One night while he was in a Wisconsin bar, Kruchten was approached by an MMA promoter running a show in the back of the building. The promoter saw Kruchten was a big guy and asked him if he had ever been in a fight. “Plenty,” Kruchten said.
So he went into a cage that night for the first time, winning by decision. Kruchten, without any real formal training outside of high-school wrestling, kept at it. And he was good.
“A few fights later I thought I was gonna be in the UFC,” Kruchten said. “I thought I was gonna be a rich guy quick.”
Fueled by those thoughts, Kruchten packed up his car and drove to San Diego, where he had once been stationed at Camp Pendleton. He holed up at a friend’s place — a military vet — and began training at an MMA gym a few blocks away.
Mixed martial arts became his therapy. The drugs and alcohol use subsided because he couldn’t get through training drunk or high.
“They knew if I was doing drugs or something like that,” Kruchten said of his training partners. “And they would put such a licking on me that it would make me not want to do. The practices were so hard. They were trying to break me. I realized real quick that drugs and alcohol weren’t working before training.
“MMA is just like the military. It’s crazy because most of my original training partners were former military. So it really helped It strengthens the bond.”
His troubles were far from over. He was still depressed and out of shape. Kruchten said he attempted suicide in 2009 and the realization that he didn’t want do die helped turn things around.
“I was very lucky that I sucked at doing it,” he said.
Kruchten, who now fights out of 10th Planet San Diego, turned back toward MMA and training. He dropped the weight and got back in the cage in 2011, putting together an 11-fight winning streak in local shows on Native American reservations like Xplode Fight Series and Gladiator Challenge. The gym was his solace though it all.
“Even to this day, I have bad days,” Kruchten said. “I have a lot of bad days. But I go to the gym, man. I don’t need a therapist to tell me I’m messed up in my head. I know I am. But if I can go hang out with a bunch of other degenerates that are messed up in their head and we’re gonna beat each other up and choke each other out … it’s weird, I can go into the gym the most tee’d off guy you’ve ever met and with the biggest chip on my shoulder and I’ll leave the gym with the biggest smile, like with no worries in the world.”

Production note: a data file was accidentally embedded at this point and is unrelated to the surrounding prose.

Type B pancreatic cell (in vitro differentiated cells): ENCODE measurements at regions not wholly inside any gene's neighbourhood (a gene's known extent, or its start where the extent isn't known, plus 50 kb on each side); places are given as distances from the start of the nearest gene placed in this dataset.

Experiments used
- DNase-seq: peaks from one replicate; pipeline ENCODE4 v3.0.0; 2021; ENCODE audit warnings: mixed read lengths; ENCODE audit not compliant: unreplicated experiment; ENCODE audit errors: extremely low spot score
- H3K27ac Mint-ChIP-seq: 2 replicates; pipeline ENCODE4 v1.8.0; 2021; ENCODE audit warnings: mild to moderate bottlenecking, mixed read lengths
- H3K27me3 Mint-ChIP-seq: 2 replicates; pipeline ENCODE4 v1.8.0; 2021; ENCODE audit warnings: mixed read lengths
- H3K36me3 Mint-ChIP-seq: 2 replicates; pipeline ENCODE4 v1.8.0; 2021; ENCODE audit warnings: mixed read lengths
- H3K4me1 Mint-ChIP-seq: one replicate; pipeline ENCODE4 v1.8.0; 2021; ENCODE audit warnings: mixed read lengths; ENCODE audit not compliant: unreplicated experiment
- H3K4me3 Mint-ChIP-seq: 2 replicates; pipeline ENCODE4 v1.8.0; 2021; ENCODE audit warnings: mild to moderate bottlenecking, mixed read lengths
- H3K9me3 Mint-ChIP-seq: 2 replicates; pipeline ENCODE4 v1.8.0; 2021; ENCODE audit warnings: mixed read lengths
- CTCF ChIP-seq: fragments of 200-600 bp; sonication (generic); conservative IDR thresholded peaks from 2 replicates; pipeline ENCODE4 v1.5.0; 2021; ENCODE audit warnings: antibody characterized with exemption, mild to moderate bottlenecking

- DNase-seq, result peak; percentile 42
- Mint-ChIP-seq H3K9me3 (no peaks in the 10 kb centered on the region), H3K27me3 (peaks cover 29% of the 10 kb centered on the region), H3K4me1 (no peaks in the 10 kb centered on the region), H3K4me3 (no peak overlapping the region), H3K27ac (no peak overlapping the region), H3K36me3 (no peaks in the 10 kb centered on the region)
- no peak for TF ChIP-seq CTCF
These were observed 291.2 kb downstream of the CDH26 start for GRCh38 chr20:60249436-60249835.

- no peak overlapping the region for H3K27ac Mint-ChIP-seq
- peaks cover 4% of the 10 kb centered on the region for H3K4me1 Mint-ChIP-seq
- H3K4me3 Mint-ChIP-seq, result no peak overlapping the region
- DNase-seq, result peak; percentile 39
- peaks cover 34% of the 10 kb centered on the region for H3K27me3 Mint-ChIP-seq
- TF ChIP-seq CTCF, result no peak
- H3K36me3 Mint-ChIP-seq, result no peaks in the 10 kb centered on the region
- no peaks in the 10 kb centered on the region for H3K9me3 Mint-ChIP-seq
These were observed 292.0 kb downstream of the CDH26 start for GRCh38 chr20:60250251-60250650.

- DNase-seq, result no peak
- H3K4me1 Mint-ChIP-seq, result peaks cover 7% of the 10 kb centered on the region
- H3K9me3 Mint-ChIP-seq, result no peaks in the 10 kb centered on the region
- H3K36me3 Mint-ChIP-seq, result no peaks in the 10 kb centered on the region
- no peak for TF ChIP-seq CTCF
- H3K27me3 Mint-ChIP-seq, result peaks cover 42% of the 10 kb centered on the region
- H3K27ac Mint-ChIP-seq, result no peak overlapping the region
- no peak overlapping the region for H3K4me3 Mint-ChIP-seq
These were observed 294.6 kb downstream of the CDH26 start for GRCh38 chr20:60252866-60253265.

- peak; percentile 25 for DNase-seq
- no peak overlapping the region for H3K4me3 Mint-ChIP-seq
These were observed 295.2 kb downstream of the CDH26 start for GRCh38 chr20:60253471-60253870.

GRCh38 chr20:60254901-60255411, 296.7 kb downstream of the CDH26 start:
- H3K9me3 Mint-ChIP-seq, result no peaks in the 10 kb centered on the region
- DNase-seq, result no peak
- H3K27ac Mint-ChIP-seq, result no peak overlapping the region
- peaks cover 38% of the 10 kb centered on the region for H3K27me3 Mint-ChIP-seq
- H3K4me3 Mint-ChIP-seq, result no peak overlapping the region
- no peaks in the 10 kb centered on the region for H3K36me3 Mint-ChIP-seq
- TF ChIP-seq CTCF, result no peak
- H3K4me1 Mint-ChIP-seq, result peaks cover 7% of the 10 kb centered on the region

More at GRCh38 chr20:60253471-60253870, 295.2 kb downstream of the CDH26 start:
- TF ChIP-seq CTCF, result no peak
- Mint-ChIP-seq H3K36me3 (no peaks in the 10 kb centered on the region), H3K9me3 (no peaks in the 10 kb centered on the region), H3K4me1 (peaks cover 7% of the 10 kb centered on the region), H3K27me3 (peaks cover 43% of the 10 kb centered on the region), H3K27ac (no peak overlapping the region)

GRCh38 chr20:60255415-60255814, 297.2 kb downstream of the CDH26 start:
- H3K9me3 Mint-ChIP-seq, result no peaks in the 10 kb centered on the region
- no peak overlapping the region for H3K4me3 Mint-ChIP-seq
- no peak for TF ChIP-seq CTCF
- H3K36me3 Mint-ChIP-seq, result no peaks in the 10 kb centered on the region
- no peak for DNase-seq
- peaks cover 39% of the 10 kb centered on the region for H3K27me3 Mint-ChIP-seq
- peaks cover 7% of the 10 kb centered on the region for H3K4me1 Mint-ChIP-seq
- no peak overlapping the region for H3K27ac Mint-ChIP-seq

The worries do come back. The PTSD is still there. So is survivors guilt. Kruchten fights on, though, inside the cage and out of it.
To explain his plight, Kruchten uses the words of Gen. James Mattis, who was recently nominated by president-elect Donald Trump to be the U.S. Secretary of State.
“He said it the best: ‘Marines don’t even know the word defeat,’” Kruchten said. “That statement is so true. I don’t know how to quit and sometimes that’s my worst enemy. Many times it’s my best friend as well.”
On Saturday, he’ll get into the cage at Madison Square Garden, where he watched so many boxing matches on television growing up. It won’t be far away from where the World Trade Center towers fell 15 years ago.
Kruchten was inspired to fight for his country then. He’ll be in a different fight in New York, but one where he’ll have the names of those lost both in his mind and his body.
“I just want to fight the best of the best,” Kruchten said, “and keep fighting for my brothers that never came home.”
Source:: mma fighting